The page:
Studying High ISO and Noise on the Nikon Z5

 

Nikon Z5, ISO100

High ISO is deteriorating your image, no question about that. I wanted to know, how much. So, I did a short test with several ISO settings. I apply a bit of noise reduction to any image, even to ISO100. These settings are about 10% monochrome and color noise reduction and 50% details. This just flattens the noise in the shadows a bit, and I found no negative impact on the image, even if I sharpened a lot. By the way, the image above is focussed on the eye of the figure.

Of course, you can decide to ignore noise altogether. This works best in black and white. It can give images that old-fashioned grain and a special mood. I have seen artistic landscapes which play with this effect masterfully, even add noise to the image. Grain does also work in color for stage photography. In fact, it may be the best solution, better than to try to smoothen the noise away. You can learn to embrace it and my find the clean images boring after a while.

In this posting, however, we go for another style.

ISO12800, noise removed

Have a close look at the images above and below which used ISO128000, and additionally high noise removal in Lightroom with 100% detail enhancement. In this blog, you can open the images in an image box, but not download the image. Thus, I took a screenshot viewing the images at 100%.

ISO12800, Noise removed, 100%

If you view that crop as large as possible, you can see the damage that the noise and its reduction did to the image. It is important to remember that you will see these problems only in prints. Nobody has a screen which would show these small issues. I think you can easily print with 50-100cm height before you notice them.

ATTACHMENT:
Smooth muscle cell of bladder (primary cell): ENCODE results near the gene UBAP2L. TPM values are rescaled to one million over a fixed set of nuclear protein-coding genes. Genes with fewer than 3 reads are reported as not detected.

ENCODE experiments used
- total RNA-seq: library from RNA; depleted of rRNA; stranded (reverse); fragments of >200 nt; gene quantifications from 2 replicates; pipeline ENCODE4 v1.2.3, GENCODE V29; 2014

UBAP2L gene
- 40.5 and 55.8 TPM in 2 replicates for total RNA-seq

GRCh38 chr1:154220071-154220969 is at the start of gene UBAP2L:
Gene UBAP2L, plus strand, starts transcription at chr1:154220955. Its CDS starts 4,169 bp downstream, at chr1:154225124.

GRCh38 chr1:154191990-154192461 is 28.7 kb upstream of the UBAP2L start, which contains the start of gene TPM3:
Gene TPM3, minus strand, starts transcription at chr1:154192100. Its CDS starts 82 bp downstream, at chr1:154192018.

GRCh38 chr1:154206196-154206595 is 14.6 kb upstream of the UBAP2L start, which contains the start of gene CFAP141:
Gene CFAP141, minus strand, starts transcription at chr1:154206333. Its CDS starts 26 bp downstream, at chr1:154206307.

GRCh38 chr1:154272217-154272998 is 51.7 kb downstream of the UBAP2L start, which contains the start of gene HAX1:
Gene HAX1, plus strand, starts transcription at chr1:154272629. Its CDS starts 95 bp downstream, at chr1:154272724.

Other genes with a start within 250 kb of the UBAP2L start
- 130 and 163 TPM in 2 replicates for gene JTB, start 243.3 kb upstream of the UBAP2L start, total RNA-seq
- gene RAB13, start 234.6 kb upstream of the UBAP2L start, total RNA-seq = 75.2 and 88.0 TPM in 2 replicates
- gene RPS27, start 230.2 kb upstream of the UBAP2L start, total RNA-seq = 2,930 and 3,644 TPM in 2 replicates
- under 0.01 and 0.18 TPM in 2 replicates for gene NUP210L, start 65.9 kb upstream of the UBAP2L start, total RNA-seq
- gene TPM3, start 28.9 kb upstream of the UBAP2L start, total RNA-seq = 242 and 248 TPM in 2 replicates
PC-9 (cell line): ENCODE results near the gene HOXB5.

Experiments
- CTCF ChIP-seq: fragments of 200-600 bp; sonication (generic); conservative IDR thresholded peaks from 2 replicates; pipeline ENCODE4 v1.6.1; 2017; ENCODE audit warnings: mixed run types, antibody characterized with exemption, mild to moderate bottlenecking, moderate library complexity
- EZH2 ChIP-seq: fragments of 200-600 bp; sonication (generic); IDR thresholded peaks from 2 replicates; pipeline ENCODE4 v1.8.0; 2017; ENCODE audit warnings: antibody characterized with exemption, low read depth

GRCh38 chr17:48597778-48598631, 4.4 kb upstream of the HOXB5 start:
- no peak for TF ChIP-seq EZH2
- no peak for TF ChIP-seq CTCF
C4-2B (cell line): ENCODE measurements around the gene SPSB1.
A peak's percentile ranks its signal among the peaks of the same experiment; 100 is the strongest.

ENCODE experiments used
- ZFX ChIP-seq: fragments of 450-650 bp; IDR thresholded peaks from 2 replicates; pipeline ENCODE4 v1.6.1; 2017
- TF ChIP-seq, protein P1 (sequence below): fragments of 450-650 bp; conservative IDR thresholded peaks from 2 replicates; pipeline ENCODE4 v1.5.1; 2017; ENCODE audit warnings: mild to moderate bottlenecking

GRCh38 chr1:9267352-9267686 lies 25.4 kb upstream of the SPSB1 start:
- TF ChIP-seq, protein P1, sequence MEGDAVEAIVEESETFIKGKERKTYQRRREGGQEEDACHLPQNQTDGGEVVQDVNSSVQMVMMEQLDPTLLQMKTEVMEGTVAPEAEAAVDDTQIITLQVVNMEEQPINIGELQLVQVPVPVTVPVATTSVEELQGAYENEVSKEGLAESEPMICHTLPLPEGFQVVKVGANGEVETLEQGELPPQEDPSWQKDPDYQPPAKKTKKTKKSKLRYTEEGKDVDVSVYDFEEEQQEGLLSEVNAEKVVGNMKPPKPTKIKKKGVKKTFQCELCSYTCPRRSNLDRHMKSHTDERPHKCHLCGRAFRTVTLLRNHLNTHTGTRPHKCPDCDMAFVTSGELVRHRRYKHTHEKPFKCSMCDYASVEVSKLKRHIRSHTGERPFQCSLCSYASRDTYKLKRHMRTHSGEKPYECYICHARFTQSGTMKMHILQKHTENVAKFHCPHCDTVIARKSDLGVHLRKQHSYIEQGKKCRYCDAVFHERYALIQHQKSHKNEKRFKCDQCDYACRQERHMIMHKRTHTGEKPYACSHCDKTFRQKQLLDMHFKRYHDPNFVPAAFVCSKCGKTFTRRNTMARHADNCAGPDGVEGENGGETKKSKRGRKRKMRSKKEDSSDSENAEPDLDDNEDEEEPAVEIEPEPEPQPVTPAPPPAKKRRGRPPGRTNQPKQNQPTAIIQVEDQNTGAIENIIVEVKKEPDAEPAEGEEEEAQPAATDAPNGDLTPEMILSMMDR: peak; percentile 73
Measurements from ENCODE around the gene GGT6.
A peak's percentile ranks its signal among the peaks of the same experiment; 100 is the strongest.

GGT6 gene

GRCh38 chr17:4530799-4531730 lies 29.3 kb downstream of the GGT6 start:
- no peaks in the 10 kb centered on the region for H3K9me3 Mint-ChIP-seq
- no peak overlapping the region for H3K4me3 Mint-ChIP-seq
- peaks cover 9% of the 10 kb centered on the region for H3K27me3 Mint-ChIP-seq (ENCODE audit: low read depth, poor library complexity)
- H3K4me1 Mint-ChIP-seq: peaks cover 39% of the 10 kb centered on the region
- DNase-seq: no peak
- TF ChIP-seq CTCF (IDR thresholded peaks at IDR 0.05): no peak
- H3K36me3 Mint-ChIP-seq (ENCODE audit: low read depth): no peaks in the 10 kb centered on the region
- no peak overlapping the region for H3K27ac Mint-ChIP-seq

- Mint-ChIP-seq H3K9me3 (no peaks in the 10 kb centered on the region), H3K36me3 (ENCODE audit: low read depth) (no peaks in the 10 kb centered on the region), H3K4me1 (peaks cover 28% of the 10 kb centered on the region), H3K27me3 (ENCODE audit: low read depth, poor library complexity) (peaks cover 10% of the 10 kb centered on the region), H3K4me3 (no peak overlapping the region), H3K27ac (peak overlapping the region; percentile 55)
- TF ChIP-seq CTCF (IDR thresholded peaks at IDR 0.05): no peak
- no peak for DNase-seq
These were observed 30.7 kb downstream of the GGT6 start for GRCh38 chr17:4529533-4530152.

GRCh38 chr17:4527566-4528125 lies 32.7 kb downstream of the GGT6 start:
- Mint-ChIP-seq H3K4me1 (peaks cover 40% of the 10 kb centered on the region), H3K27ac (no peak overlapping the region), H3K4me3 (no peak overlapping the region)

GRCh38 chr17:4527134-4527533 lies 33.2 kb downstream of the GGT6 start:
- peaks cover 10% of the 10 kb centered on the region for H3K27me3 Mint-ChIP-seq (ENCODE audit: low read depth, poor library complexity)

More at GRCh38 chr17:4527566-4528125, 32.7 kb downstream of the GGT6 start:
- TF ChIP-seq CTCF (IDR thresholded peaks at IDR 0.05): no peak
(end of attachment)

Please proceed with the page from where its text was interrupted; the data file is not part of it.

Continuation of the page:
ISO100, 100%

For your comparison, above the ISO100 version at 100%. It has none of those concerns and is completely clean. I cropped a bit wider here.

The following is the version at ISO12800, with no noise reduction at all. It clearly shows the noise and the effect it must have on the details of the image. You can see the noise, even without pixel-peeping. Noise reduction smoothens that out, as you saw in the version above, but loses very fine textures, of course.

ISO12800, no noise reduction

The question is, how much ISO is too much? It does depend on the image, of course. The chosen scene does not have very fine details that matter. E.g., a landscape image needs more care, especially if you want to present it in a large print. There is no point in a 45 Megapixel image which is covered by noise sprinkles. It would be better to use a sensor with a lower resolution. These sensors have less noise to start with.

I find that I can go up to ISO1600 on my Nikon Z5 for almost all scenes. For a demonstration, I have the image above at ISO1600, first with the low noise reduction that I apply to all images.

ISO1600, no noise reduction, 100%

This image has a lot of noise, albeit less than ISO12800. You won't notice the noise much in normal screens, even large ones.

ISO1600, no noise reduction

However, it is easy to remove the noise with a bit more noise reduction in Lightroom. I use around 40% for monochrome and color, and 70% details. If you sharpen a lot, make sure that you mask the sharpening. Here is the result.

ISO1600, noise reduced, 100%

Clearly, you might lose some tiny details. The image, again, is not meant to show many fine structures and textures. But ISO1600 works in most scenes quite well. If you have to use it, the image would usually not be an image where the details matter.

Consequently, I have either my AUTO ISO off and only increase it if absolutely necessary, or have a limit of ISO1600 for a "snapshot" setting, e.g. in street photography. The Nikon can set a shutter speed limit, or an automatic shutter speed limit which depends on the focal length with an additional parameter from low to high.

In any case, do not be afraid to use higher ISO if you need a faster shutter speed. It is better to remove some noise than to have a blurry image. And it is not always an option to use an open aperture due to DOF. The built in ISO or VR helps, but cannot prevent motion blur, of course.

ISO1600, 1/15, F8

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